The Missouri House this week gave near-unanimous approval to a measure that would stop local court systems from trapping those who commit minor crimes in an endless cycle of escalating fines and incarceration. The Senate should waste no time passing this bill so Gov. Mike Parson, a supporter of criminal justice reform, can sign it.
This system of de facto debtors' prisons only came to lawmakers' attention because of an ongoing series of columns by the Post-Dispatch's Tony Messenger. His reporting serves as a reminder of the importance of a free and vibrant press.
Messenger spotlighted a phantom industry of local courts squeezing low-income defendants for more and more money once they've been jailed for even minor infractions. Under state law, defendants can be billed for the expense of jailing them. Those who can't afford these bills can end up back in jail for nonpayment — which adds additional debt to their room-and-board bill.
In this way, defendants who have been arrested for traffic offenses or other misdemeanor infractions that might normally cost a few hundred dollars in fines and a few days in jail can instead rack up thousands of dollars in jail fees. An inability to pay prompts more and more jail time. It's a self-perpetuating scam. The longer the defendant is jailed, the more fees are charged, making it harder to pay, which is used as justification for still more jail time and bills.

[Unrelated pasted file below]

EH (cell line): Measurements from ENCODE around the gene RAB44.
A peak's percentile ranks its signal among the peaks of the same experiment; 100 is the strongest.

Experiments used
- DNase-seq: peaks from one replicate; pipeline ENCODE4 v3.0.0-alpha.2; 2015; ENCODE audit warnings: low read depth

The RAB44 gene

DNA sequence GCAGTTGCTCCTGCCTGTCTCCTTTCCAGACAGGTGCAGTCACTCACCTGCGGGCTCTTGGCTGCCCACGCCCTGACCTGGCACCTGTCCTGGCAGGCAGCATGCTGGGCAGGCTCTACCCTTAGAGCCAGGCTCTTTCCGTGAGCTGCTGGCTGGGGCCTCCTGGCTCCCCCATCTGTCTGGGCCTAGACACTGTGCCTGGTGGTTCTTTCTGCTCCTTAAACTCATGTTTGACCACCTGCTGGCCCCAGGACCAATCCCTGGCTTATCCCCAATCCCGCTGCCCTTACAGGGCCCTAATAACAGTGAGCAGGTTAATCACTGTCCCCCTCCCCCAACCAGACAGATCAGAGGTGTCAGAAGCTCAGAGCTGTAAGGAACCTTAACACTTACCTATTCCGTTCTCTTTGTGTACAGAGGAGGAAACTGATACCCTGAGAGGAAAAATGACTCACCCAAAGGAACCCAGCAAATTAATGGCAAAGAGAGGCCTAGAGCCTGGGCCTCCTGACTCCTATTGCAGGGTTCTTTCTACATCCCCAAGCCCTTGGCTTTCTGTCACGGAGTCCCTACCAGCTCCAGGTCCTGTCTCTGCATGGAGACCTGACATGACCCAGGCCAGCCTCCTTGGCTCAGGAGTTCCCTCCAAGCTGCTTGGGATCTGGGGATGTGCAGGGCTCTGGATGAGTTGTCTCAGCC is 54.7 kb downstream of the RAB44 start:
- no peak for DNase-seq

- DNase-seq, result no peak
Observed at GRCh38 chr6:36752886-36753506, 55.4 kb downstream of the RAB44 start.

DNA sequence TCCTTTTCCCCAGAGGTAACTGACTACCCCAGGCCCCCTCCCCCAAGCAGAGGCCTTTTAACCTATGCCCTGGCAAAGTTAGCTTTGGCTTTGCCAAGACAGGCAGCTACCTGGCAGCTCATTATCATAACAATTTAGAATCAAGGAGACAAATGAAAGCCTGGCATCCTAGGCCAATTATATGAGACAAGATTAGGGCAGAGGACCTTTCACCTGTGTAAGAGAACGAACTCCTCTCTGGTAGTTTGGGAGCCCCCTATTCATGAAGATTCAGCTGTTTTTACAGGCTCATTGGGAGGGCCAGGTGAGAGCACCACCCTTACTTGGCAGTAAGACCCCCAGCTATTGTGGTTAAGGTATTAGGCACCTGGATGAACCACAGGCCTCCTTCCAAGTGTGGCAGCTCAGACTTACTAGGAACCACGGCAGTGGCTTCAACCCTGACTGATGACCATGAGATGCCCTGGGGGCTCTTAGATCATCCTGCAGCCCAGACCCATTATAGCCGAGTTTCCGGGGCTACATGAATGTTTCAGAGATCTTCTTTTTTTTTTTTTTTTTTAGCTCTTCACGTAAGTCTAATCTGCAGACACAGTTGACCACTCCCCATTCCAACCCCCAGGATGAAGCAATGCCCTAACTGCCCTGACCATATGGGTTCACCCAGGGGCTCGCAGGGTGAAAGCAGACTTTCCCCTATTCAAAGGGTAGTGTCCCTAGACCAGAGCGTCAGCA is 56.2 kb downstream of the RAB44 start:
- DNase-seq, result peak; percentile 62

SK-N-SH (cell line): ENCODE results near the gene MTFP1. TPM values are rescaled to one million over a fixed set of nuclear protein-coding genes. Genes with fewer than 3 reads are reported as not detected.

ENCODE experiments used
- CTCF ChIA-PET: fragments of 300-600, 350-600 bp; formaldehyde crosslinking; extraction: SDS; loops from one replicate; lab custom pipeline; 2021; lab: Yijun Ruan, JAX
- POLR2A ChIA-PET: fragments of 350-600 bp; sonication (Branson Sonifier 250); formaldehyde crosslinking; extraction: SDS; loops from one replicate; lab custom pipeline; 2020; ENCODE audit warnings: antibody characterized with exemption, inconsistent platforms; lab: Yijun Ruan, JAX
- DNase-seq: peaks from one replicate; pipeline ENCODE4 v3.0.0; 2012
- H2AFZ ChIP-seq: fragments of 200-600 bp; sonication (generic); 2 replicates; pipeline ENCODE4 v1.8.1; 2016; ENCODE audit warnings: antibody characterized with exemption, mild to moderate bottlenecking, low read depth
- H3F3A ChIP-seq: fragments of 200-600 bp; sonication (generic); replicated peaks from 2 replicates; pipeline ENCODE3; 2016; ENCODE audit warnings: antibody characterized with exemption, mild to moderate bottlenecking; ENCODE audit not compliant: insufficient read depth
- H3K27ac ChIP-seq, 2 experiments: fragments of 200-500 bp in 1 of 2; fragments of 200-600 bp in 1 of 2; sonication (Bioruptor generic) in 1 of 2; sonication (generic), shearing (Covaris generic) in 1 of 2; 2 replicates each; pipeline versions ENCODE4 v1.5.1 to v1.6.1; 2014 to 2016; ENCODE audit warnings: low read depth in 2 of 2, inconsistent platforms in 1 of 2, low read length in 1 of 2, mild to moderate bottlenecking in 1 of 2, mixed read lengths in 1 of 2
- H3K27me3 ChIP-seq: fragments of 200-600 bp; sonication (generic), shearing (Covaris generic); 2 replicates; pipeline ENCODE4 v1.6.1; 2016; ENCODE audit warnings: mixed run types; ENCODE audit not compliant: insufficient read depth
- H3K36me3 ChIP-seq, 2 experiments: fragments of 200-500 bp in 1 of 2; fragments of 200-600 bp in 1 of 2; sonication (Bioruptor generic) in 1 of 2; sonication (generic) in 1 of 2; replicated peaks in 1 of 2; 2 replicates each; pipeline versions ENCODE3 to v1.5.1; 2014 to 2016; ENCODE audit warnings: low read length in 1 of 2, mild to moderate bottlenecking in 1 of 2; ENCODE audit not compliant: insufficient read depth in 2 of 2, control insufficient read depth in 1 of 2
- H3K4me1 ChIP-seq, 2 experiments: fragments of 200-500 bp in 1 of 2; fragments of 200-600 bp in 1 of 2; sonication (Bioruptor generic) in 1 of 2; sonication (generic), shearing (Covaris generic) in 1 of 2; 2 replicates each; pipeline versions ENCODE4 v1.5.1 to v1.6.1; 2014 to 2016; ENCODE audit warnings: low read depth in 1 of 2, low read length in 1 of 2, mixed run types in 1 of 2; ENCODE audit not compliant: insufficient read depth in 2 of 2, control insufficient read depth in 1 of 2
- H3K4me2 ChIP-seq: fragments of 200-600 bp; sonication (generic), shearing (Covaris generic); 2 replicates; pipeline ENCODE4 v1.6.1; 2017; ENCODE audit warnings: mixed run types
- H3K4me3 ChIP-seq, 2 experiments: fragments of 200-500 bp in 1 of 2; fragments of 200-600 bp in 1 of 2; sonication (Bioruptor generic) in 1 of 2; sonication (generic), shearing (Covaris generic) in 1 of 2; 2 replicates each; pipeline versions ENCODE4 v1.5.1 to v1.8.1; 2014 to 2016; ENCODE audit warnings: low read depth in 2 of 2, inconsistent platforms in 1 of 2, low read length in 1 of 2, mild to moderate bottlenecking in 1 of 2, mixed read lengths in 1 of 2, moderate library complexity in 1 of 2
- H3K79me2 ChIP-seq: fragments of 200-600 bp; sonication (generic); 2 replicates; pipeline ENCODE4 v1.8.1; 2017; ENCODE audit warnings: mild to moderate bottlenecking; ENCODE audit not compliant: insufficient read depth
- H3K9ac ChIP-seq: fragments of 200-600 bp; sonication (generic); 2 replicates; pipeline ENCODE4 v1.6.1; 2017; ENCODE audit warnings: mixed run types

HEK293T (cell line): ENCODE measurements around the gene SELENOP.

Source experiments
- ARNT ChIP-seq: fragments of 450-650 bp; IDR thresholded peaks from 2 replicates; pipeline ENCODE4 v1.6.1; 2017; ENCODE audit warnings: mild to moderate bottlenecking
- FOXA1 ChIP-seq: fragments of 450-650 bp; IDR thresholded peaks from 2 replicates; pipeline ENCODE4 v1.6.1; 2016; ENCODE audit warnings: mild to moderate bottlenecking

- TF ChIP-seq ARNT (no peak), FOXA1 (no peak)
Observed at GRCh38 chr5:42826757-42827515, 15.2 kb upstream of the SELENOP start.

For many defendants, there's no way to break this cycle. But the Legislature can, and it looks like it soon will.
As the Post-Dispatch's Jack Suntrup reported this week, the pending measure would forbid courts in the state from jailing defendants for failure to pay previous jail fees. Counties could still use civil action to collect those fees, but they could no longer treat poor defendants like monetary investments that grow each time they're slapped back in jail.
The measure, House Bill 192, passed the House Monday on a 156-1 vote. That's an unusual level of agreement on any substantive issue these days, but in this case, the legislation makes so much sense that the only surprise is that there was even one vote against it.
All indications are it will get through the Senate with similar ease. It seems a good bet that the governor would sign it, given that he has strongly and correctly made the case for criminal justice reform in general. This is the very definition of such reform.
Missouri should close this dark chapter in its jurisprudence, but it's important for all to remember how this distorted system was exposed. It wasn't reformers in the court system or Legislature who initially flushed out this injustice; it was the free press — an institution politically and economically beset from all sides today, but one without which democracy cannot survive.
REPRINTED FROM THE ST. LOUIS POST-DISPATCH